It looks like Apple‘s Cold War against Google may finally be heating up. Apple typically targets Samsung and other smartphone manufacturers that rely on Android software with its patent infringement claims. Now, however, the Cupertino-based company may finally have Google in its crosshairs with a claim that the Google Now voice controlled search service infringes on two patents related to Siri.
Apple’s ongoing battle with Google over claims that Android is a copy of iOS has largely played out between Apple and Samsung, particularly during a high profile court case last year where a California judge ordered the South Korean company to pay more than $1 billion in damages. Earlier this month, Apple asked the courts to add the Galaxy S4 to the list of infringing devices in an attempt to block sales of the new handset.
Today, Apple filed a new motion, pointing to five patents the S4 infringes on as well as two Siri-related patents which the company claims Google Now infringes on. Here’s an excerpt from Apple’s latest filing:
To further complicate matters, Apple’s infringement analysis of the ’604 and ’959 patents focuses on Google functionality that Samsung incorporates into its devices. For example, in its original contentions, Apple identified Google’s “Quick Search Box” found on the accused Samsung phones as satisfying the limitations of the ’604 and the ’959 patents. Since Apple initially served those infringement contentions, however, Google released the Google Now search application, which,in some instances, replaces the Quick Search Box, but incorporates the relevant ’604 and ’959 patented functionality. Google did not begin production of the source code for this application until at least the beginning of April.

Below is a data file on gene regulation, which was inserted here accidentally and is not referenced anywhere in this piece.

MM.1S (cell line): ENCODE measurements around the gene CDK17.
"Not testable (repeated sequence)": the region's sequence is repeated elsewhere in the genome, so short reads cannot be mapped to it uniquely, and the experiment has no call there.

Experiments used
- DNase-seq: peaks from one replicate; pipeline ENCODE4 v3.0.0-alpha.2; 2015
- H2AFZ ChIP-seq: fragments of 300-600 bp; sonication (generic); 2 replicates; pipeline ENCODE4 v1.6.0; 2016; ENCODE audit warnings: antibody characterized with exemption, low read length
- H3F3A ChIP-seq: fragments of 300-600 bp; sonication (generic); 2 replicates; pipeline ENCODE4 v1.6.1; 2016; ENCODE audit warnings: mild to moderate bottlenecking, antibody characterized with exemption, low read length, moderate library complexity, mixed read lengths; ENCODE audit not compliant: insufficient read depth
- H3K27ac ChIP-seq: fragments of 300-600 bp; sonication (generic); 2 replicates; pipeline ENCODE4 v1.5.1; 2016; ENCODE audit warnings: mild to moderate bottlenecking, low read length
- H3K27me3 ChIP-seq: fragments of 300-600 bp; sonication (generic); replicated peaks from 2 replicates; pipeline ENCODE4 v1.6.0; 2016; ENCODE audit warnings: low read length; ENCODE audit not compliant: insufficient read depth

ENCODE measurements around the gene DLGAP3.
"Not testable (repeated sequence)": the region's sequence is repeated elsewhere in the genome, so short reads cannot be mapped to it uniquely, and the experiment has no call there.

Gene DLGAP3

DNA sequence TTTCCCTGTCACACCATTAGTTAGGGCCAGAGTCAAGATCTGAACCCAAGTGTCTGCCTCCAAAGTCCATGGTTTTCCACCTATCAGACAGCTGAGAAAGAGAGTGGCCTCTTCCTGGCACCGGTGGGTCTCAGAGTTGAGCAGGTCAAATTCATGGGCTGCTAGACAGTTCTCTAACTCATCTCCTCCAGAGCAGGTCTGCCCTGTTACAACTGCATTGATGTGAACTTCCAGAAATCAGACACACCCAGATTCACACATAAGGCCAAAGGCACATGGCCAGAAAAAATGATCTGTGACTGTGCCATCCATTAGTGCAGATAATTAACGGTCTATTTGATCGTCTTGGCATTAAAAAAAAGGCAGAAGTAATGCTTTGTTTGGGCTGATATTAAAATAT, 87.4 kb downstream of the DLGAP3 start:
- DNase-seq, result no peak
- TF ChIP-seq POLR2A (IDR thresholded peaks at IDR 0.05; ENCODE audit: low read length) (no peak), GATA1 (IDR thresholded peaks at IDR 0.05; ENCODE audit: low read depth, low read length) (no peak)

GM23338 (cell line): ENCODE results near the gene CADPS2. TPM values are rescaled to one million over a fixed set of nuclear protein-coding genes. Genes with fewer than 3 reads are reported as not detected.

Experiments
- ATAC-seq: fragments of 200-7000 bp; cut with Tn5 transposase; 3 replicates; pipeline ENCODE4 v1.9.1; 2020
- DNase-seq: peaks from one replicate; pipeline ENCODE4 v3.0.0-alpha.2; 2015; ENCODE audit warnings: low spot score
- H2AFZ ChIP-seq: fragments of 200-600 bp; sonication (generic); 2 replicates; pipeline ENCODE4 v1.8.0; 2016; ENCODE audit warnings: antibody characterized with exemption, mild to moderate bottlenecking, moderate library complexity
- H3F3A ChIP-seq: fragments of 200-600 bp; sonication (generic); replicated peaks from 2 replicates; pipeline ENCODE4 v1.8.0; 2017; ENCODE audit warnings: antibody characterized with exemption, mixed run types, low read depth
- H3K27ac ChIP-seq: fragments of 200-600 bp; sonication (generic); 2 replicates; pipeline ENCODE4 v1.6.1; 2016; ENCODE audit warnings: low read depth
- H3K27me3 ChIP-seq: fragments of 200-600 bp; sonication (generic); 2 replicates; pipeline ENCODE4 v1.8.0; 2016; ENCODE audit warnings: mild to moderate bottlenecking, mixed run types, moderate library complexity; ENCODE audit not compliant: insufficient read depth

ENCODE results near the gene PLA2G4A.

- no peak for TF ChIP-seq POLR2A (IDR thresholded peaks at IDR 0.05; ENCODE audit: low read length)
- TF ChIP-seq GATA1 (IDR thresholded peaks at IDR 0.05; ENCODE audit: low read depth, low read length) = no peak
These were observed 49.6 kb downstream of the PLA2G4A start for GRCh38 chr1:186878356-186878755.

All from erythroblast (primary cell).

Another trial between Apple and Samsung is scheduled for spring 2014, and Apple has agreed to remove one of the 22 devices it claims infringes on the company’s intellectual property in order to add the S4 to the list.